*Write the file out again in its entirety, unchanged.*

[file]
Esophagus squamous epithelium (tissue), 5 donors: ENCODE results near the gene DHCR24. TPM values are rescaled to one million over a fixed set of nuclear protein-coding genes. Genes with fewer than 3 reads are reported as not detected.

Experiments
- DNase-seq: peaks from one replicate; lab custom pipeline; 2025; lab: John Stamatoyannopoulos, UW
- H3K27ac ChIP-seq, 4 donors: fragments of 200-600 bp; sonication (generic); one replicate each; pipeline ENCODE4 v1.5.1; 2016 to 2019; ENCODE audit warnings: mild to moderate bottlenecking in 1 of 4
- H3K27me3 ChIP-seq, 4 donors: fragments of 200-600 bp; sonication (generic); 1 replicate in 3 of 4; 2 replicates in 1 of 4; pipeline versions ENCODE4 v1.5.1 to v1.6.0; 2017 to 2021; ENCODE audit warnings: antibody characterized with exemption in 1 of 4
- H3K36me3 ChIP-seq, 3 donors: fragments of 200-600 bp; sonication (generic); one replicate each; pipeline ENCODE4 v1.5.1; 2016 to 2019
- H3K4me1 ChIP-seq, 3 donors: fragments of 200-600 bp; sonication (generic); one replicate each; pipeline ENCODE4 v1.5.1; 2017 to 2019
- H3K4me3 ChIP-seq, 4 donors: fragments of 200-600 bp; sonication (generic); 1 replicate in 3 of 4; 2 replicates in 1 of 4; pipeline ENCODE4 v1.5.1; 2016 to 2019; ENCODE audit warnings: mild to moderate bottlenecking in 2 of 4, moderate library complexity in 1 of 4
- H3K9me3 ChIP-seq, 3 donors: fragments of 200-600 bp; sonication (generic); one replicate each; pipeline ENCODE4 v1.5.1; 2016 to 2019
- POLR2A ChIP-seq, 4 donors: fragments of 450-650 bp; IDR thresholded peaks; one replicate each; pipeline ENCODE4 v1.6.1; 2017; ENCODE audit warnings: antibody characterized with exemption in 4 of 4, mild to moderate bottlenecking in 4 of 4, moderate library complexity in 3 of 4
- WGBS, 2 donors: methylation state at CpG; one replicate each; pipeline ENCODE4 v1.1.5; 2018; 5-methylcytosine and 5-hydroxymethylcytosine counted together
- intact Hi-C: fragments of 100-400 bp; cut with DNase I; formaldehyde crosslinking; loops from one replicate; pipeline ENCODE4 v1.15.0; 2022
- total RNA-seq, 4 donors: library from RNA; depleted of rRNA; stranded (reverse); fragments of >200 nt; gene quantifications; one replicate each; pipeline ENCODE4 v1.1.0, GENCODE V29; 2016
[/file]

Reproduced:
Esophagus squamous epithelium (tissue), 5 donors: ENCODE results near the gene DHCR24. TPM values are rescaled to one million over a fixed set of nuclear protein-coding genes. Genes with fewer than 3 reads are reported as not detected.

Experiments
- DNase-seq: peaks from one replicate; lab custom pipeline; 2025; lab: John Stamatoyannopoulos, UW
- H3K27ac ChIP-seq, 4 donors: fragments of 200-600 bp; sonication (generic); one replicate each; pipeline ENCODE4 v1.5.1; 2016 to 2019; ENCODE audit warnings: mild to moderate bottlenecking in 1 of 4
- H3K27me3 ChIP-seq, 4 donors: fragments of 200-600 bp; sonication (generic); 1 replicate in 3 of 4; 2 replicates in 1 of 4; pipeline versions ENCODE4 v1.5.1 to v1.6.0; 2017 to 2021; ENCODE audit warnings: antibody characterized with exemption in 1 of 4
- H3K36me3 ChIP-seq, 3 donors: fragments of 200-600 bp; sonication (generic); one replicate each; pipeline ENCODE4 v1.5.1; 2016 to 2019
- H3K4me1 ChIP-seq, 3 donors: fragments of 200-600 bp; sonication (generic); one replicate each; pipeline ENCODE4 v1.5.1; 2017 to 2019
- H3K4me3 ChIP-seq, 4 donors: fragments of 200-600 bp; sonication (generic); 1 replicate in 3 of 4; 2 replicates in 1 of 4; pipeline ENCODE4 v1.5.1; 2016 to 2019; ENCODE audit warnings: mild to moderate bottlenecking in 2 of 4, moderate library complexity in 1 of 4
- H3K9me3 ChIP-seq, 3 donors: fragments of 200-600 bp; sonication (generic); one replicate each; pipeline ENCODE4 v1.5.1; 2016 to 2019
- POLR2A ChIP-seq, 4 donors: fragments of 450-650 bp; IDR thresholded peaks; one replicate each; pipeline ENCODE4 v1.6.1; 2017; ENCODE audit warnings: antibody characterized with exemption in 4 of 4, mild to moderate bottlenecking in 4 of 4, moderate library complexity in 3 of 4
- WGBS, 2 donors: methylation state at CpG; one replicate each; pipeline ENCODE4 v1.1.5; 2018; 5-methylcytosine and 5-hydroxymethylcytosine counted together
- intact Hi-C: fragments of 100-400 bp; cut with DNase I; formaldehyde crosslinking; loops from one replicate; pipeline ENCODE4 v1.15.0; 2022
- total RNA-seq, 4 donors: library from RNA; depleted of rRNA; stranded (reverse); fragments of >200 nt; gene quantifications; one replicate each; pipeline ENCODE4 v1.1.0, GENCODE V29; 2016